>> Today is Warning: date(): It is not safe to rely on the system's timezone settings. You are *required* to use the date.timezone setting or the date_default_timezone_set() function. In case you used any of those methods and you are still getting this warning, you most likely misspelled the timezone identifier. We selected the timezone 'UTC' for now, but please set date.timezone to select your timezone. in /home/cairchic/public_html/header.php on line 331
Monday, August 31, 2015
The State of Civil Liberties in Today’s America
By Christina Abraham
June 2, 2005
In November of last year a Muslim doctor was pulled over by police officers and searched; his car was seized.
The officers accused him of planning to purchase drugs. They arrested him without a warrant, and without reading his rights. During his detainment, the man requested that he be allowed to pray, but the officers would not release the handcuffs on his hands. Instead, they told him to pray as he was; they stood around him calling him Bin Laden, Jihadi, and terrorist. The police found nothing with which they could incriminate him, no evidence to support the arrest; the man’s records are currently being expunged.
It should go without saying that Muslims in the United States seek the same things every other member of this society seeks: freedom, security without fear. It is unfortunate, however, to see so many cases reported to CAIR-Chicago that depict a very different type of existence for Muslims in the post 9/11 era. A society in which the police, the FBI and other organizations that are supposed to protect the citizenry are actually causes for fear. A society where policies adopted by the government infringe upon the very liberties they claim to be protecting. In fact, there are more cases dealing with discrimination from government organizations than any other type of case, including employment discrimination. Incidents of government discrimination make up 41% of the total cases in our local chapter and 29% of incidents reported to CAIR nation-wide.
Another case that took place in March of this year saw a Muslim man, after being stopped for a routine traffic violation, handcuffed and taken to the local police station by two officers. The officers then took the handcuffed man into the station’s bathroom and began to physically assault him. They slammed his head into a wall which resulted in a large cut above his eye. The ordeal was captured on tape by video cameras. The officers were charged with battery, official misconduct and obstructing justice. Now, regardless of whether they are convicted, the Muslims of this city are sent a clear message when incidents like this occur: the entities in which they seek protection are the very entities from which they need to be protected. The complaints that there is a growing and indiscriminate backlash against Muslims and their institutions in this country since 9/11 and the Iraq war is gaining credibility.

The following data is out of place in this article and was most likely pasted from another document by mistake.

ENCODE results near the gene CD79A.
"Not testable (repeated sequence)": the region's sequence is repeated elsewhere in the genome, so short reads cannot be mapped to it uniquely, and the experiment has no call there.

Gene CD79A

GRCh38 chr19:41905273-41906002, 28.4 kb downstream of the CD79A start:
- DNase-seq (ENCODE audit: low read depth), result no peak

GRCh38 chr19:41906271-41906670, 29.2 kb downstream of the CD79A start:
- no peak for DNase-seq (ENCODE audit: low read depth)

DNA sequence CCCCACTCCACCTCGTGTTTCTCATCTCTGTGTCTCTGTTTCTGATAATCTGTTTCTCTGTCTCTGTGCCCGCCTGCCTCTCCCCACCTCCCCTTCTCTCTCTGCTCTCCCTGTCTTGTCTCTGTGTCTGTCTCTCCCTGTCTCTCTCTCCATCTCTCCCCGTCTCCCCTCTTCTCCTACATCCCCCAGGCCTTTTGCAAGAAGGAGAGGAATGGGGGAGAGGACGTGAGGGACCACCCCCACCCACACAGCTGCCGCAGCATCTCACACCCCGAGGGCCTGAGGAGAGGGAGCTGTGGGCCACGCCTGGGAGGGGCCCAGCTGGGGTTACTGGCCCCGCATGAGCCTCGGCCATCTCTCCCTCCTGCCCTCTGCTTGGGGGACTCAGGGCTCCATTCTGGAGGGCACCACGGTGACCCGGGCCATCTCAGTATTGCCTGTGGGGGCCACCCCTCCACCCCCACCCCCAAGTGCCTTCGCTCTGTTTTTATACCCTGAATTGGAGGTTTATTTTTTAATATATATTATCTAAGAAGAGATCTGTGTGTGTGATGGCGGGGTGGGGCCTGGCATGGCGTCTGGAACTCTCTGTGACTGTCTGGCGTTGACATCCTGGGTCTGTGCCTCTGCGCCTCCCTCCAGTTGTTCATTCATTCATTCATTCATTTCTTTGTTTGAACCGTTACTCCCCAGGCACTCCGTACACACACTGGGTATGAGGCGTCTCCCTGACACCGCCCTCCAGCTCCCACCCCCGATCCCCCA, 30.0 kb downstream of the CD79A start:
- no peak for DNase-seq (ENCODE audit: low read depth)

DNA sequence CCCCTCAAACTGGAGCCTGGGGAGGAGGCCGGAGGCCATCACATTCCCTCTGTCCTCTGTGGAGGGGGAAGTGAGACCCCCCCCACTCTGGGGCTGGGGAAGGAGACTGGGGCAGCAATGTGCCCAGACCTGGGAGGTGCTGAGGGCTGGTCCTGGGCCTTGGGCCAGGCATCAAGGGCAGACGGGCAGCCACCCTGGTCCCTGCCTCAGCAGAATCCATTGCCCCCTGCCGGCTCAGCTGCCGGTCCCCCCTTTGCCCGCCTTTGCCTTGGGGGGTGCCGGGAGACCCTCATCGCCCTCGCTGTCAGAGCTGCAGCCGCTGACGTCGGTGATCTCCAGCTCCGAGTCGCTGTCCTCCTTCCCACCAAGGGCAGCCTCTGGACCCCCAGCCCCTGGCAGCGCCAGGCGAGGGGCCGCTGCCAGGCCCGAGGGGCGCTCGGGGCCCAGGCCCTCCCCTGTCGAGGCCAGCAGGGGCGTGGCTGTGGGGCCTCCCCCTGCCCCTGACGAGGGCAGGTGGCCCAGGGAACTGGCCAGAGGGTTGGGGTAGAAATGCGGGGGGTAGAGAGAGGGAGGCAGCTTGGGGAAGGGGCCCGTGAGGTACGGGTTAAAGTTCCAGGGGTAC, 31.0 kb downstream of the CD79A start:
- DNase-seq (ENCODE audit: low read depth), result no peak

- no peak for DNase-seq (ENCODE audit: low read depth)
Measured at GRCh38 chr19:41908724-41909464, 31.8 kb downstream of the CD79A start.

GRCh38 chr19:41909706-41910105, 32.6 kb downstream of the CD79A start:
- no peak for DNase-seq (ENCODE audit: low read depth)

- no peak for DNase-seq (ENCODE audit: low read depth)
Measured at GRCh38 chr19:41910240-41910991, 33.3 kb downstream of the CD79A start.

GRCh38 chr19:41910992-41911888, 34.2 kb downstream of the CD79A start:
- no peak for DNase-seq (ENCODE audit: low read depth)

Now it can be said that these are sporadic incidents carried out by overzealous officers acting on their own and are not a product of the policies adopted by our governments, local or federal. However, one need only look at the policies endorsed by our government to understand that there is a certain level of subconscious encouragement for these egregious violations of civil liberties, if not outright and premeditated. Policies such as the USA Patriot Act that make it conspicuously easier for investigators to monitor individuals without their knowledge, secretly obtaining records and personal belongings of both citizens and permanent residents, policies that make private information available to non-governmental third parties, and makes the process for obtaining search warrants far less stringent – these policies compromise the rights of all citizens and because of the very basis upon which the act was passed, they target the Muslim American community . As the findings in CAIR’s Annual Report states:
“As financial institutions began to implement the USA Patriot Act, customers with Muslim names reported various discriminatory experiences. The Act requires banks and other financial institutions to verify identities of new customers and to report suspicious activities to the authorities. The Act places sanctions against institutions for noncompliance. In many cases, however, customers whose names are not on the government’s list of ‘Specially Designated Nationals and Blocked Persons’ and who have done business with banks and other financial institutions prior to the passage of the USA Patriot Act have been unnecessarily requested to provide detailed documentation of their identities and other financial and tax records. In other cases, people were notified that their accounts had been cancelled or closed without any explanation.” A case such as the last one mentioned was reported to CAIR-Chicago in April. A charitable institution that provides funding for elementary schools in impoverished areas of Pakistan had its bank account closed without reason. In a perfect illustration of the aforementioned fear, the executive chair of the organization was too afraid to even file a FOIA request because he thought it might result in some sort of retaliation from the government or more invasions of his privacy and infringements of his rights.